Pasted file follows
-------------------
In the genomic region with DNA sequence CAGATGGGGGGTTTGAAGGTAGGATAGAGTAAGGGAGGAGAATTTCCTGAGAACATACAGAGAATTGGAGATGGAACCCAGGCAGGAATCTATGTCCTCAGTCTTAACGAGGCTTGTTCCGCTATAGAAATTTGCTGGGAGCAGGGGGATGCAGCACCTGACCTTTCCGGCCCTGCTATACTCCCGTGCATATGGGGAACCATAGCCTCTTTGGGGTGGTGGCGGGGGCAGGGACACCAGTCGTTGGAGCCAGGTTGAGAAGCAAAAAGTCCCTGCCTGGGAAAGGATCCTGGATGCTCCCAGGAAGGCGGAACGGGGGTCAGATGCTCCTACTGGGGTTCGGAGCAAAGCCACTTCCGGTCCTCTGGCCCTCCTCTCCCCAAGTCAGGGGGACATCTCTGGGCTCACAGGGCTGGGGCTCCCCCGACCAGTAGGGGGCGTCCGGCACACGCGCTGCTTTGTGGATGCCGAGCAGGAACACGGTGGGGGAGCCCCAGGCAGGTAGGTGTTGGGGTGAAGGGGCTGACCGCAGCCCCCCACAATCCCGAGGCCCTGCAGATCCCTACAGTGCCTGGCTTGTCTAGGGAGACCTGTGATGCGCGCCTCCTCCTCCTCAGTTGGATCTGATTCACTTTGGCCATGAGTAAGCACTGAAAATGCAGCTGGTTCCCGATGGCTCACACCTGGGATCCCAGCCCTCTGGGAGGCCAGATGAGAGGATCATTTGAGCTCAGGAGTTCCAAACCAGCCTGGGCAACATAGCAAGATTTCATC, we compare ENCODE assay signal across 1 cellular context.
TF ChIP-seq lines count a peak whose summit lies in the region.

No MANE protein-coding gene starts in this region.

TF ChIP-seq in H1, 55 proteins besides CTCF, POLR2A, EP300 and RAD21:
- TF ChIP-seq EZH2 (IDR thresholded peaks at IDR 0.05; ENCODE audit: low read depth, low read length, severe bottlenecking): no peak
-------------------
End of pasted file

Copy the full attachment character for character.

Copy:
In the genomic region with DNA sequence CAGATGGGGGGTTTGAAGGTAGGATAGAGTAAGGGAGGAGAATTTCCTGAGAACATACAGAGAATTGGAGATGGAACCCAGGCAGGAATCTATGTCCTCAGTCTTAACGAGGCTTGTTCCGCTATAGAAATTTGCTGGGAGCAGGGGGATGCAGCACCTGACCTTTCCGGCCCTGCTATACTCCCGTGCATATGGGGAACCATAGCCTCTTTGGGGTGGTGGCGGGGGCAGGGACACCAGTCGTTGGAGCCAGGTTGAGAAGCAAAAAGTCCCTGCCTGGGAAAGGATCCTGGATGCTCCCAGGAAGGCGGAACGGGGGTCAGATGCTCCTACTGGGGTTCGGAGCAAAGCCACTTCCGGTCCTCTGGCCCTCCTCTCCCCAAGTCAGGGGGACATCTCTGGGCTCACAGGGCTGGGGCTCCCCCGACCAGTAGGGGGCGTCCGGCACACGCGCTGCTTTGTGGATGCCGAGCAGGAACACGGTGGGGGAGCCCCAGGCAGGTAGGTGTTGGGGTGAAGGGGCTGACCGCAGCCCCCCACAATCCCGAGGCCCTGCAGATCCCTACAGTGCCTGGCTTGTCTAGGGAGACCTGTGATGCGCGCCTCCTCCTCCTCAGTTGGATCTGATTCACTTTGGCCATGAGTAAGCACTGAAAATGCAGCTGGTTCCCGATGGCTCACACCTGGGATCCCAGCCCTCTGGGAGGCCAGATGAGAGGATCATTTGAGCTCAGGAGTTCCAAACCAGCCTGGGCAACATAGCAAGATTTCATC, we compare ENCODE assay signal across 1 cellular context.
TF ChIP-seq lines count a peak whose summit lies in the region.

No MANE protein-coding gene starts in this region.

TF ChIP-seq in H1, 55 proteins besides CTCF, POLR2A, EP300 and RAD21:
- TF ChIP-seq EZH2 (IDR thresholded peaks at IDR 0.05; ENCODE audit: low read depth, low read length, severe bottlenecking): no peak